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Pastplay

Teaching and Learning History with Technology

Edited by Kevin Kee

Subjects: History, Cultural Studies, Education, Higher Education
Hardcover : 9780472119370, 348 pages, 44 B&W illustrations and 9 tables, 6 x 9, March 2014
Open Access : 9780472900237, 348 pages, 44 B&W illustrations and 9 tables, March 2014
Paperback : 9780472035953, 348 pages, 44 B&W illustrations and 9 tables, 6 x 9, March 2014
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A collection of scholars and teachers of history unpack how computing technologies are transforming the ways that we learn, communicate, and teach.

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Description

In the field of history, the Web and other technologies have become important tools in research and teaching of the past. Yet the use of these tools is limited—many historians and history educators have resisted adopting them because they fail to see how digital tools supplement and even improve upon conventional tools (such as books). In Pastplay, a collection of essays by leading history and humanities researchers and teachers, editor Kevin Kee works to address these concerns head-on. How should we use technology? Playfully, Kee contends. Why? Because doing so helps us think about the past in new ways; through the act of creating technologies, our understanding of the past is re-imagined and developed. From the insights of numerous scholars and teachers, Pastplay argues that we should play with technology in history because doing so enables us to see the past in new ways by helping us understand how history is created; honoring the roots of research, teaching, and technology development; requiring us to model our thoughts; and then allowing us to build our own understanding.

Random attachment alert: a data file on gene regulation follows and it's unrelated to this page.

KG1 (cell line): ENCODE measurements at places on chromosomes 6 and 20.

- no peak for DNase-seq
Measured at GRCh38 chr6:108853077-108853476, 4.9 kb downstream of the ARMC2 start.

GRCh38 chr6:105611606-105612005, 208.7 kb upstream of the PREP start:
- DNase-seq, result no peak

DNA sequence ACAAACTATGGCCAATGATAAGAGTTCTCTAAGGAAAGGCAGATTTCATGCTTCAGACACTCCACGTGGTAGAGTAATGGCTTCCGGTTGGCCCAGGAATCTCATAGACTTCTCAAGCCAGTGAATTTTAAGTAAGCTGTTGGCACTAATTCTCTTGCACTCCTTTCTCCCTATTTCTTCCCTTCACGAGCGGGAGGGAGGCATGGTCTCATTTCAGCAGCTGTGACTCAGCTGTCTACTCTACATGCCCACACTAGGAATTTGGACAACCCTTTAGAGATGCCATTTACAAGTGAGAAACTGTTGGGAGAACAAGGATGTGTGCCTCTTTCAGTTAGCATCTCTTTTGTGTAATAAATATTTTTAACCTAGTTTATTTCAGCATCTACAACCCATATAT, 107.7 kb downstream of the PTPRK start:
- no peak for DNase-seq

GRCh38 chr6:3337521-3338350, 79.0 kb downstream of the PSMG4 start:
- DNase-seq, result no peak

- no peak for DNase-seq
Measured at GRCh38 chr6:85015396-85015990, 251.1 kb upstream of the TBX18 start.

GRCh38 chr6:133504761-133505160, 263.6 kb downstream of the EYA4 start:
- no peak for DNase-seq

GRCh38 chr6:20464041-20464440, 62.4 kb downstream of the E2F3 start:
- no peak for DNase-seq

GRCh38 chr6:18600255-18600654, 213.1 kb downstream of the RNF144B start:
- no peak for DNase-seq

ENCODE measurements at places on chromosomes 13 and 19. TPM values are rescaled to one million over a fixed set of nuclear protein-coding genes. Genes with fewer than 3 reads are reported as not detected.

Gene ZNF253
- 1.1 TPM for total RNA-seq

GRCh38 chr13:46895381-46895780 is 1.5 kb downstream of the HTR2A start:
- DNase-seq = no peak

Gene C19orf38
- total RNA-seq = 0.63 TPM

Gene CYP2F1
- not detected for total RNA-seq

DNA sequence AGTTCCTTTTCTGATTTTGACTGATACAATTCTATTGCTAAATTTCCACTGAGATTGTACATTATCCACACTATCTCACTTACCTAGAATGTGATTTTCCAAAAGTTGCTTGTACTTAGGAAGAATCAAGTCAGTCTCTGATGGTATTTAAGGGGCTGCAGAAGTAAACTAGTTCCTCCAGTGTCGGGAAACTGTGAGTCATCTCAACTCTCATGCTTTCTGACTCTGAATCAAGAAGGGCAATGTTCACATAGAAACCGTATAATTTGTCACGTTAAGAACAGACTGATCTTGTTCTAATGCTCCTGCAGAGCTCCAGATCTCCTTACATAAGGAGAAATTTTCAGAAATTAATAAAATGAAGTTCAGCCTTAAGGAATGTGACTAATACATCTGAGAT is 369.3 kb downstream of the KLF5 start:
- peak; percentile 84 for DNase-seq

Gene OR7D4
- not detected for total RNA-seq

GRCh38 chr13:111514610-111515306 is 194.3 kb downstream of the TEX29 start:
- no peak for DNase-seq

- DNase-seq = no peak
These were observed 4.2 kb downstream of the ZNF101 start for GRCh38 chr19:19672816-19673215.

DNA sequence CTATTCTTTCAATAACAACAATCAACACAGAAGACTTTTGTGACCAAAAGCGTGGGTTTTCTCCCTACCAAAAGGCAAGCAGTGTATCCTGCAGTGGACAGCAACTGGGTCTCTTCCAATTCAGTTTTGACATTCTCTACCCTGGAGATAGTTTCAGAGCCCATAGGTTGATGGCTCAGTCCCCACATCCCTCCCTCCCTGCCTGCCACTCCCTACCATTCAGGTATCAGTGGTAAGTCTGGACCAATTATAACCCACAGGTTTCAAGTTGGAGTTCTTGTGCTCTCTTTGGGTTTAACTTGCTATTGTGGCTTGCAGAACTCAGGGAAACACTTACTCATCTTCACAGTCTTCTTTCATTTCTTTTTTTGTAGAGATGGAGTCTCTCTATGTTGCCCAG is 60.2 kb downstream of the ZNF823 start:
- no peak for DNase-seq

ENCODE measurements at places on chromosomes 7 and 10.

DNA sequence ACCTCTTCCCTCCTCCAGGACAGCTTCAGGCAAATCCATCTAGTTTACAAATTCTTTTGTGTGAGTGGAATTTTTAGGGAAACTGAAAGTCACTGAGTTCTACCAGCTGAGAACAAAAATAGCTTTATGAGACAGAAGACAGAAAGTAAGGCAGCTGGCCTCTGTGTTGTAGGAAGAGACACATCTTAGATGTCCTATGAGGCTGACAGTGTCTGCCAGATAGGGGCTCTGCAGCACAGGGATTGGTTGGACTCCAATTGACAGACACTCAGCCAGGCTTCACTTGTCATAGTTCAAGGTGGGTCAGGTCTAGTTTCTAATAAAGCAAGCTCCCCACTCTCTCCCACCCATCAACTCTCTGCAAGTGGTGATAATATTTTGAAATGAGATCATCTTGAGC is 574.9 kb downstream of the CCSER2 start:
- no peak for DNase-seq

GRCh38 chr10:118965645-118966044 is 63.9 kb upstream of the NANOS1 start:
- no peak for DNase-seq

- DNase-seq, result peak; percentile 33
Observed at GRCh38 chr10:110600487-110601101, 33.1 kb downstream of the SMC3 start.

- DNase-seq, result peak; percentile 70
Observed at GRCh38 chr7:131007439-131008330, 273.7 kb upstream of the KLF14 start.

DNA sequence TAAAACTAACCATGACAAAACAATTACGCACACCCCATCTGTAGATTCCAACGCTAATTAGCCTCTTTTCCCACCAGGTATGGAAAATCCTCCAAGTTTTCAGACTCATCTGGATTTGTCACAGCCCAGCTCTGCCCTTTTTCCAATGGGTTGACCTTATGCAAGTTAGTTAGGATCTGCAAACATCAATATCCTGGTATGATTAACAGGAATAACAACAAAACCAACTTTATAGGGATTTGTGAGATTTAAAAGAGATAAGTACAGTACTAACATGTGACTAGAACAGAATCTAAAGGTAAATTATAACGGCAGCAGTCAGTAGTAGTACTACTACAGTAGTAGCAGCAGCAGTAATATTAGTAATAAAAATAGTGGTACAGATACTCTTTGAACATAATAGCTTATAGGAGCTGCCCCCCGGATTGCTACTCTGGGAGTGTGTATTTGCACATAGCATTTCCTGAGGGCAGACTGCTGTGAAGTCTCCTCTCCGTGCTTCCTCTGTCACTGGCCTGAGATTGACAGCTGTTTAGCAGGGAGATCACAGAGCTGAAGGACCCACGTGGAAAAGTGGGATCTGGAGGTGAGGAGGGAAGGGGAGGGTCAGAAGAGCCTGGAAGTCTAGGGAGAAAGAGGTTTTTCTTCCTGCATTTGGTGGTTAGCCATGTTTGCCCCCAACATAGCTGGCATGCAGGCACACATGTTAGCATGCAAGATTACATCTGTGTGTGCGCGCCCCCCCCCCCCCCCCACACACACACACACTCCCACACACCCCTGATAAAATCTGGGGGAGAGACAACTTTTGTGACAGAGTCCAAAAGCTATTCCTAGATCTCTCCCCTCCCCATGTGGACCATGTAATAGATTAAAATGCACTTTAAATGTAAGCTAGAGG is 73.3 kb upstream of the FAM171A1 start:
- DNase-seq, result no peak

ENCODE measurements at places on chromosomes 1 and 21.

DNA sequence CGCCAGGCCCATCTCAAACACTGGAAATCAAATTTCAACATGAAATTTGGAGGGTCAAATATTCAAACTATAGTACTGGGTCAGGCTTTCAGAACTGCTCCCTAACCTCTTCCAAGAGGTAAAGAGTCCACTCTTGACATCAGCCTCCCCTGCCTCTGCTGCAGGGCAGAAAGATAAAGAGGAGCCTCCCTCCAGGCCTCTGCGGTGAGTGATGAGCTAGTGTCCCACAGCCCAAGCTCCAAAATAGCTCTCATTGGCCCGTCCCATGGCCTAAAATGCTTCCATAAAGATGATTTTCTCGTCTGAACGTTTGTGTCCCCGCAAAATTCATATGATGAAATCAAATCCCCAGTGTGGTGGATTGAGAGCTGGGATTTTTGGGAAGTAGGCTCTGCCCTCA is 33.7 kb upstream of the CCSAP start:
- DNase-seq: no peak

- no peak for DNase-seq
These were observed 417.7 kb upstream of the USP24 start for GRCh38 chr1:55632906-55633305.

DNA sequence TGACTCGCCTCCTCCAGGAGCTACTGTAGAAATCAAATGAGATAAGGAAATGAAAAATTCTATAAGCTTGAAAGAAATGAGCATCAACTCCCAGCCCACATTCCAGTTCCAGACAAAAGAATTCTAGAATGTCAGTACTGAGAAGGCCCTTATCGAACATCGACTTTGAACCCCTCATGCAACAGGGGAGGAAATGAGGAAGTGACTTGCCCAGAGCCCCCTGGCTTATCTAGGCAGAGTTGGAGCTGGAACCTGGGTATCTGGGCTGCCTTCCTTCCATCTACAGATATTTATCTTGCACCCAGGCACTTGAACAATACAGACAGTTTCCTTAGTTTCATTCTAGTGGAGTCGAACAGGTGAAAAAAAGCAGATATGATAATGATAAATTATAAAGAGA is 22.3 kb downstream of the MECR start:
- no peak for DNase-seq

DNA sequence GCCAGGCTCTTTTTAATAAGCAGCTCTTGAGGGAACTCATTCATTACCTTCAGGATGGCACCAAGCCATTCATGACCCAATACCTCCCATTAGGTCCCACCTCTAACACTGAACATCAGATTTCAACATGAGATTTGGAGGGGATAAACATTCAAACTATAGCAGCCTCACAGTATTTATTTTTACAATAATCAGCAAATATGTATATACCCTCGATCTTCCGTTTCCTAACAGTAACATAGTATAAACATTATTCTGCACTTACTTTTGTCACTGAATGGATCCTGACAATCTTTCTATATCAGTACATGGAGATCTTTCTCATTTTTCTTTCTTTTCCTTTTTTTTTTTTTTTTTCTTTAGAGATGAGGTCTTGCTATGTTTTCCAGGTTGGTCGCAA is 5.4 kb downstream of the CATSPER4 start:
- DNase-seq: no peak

Kevin Kee is the Canada Research Chair of Digital Humanities and Associate Professor in the Department of History and the Centre for Digital Humanities at Brock University.

"... While it is comfortable for academics to teach in the manner they were taught, their students' learning preferences might differ. It is with this context in mind that Pastplay attempts to jar the teaching and learning of history ... Recommended."--Choice

- C.E. Austin

"Many of the contributors are leading thinkers in the digital humanities, and their ideas about the playful use of technology to experiment, dabble, and explore the past offer insight into digital humanities epistemology."
--The American Historian

- Trevor Owens